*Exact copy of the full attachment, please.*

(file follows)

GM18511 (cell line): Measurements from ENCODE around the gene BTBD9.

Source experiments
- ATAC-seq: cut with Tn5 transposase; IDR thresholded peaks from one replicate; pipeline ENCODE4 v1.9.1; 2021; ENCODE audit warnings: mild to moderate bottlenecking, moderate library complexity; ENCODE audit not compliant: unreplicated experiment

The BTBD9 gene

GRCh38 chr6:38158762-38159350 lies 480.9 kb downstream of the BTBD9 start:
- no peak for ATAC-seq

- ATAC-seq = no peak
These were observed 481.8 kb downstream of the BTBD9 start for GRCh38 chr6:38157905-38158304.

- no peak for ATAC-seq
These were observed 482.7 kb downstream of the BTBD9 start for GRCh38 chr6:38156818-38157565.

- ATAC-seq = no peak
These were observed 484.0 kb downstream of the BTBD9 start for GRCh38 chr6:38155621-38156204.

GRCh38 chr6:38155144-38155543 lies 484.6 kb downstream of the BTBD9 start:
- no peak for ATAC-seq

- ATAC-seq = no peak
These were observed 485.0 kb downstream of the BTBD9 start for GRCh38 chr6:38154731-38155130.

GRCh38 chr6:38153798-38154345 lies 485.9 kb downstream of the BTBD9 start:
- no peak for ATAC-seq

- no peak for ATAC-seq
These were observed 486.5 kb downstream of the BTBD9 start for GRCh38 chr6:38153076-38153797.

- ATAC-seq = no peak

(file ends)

GM18511 (cell line): Measurements from ENCODE around the gene BTBD9.

Source experiments
- ATAC-seq: cut with Tn5 transposase; IDR thresholded peaks from one replicate; pipeline ENCODE4 v1.9.1; 2021; ENCODE audit warnings: mild to moderate bottlenecking, moderate library complexity; ENCODE audit not compliant: unreplicated experiment

The BTBD9 gene

GRCh38 chr6:38158762-38159350 lies 480.9 kb downstream of the BTBD9 start:
- no peak for ATAC-seq

- ATAC-seq = no peak
These were observed 481.8 kb downstream of the BTBD9 start for GRCh38 chr6:38157905-38158304.

- no peak for ATAC-seq
These were observed 482.7 kb downstream of the BTBD9 start for GRCh38 chr6:38156818-38157565.

- ATAC-seq = no peak
These were observed 484.0 kb downstream of the BTBD9 start for GRCh38 chr6:38155621-38156204.

GRCh38 chr6:38155144-38155543 lies 484.6 kb downstream of the BTBD9 start:
- no peak for ATAC-seq

- ATAC-seq = no peak
These were observed 485.0 kb downstream of the BTBD9 start for GRCh38 chr6:38154731-38155130.

GRCh38 chr6:38153798-38154345 lies 485.9 kb downstream of the BTBD9 start:
- no peak for ATAC-seq

- no peak for ATAC-seq
These were observed 486.5 kb downstream of the BTBD9 start for GRCh38 chr6:38153076-38153797.

- ATAC-seq = no peak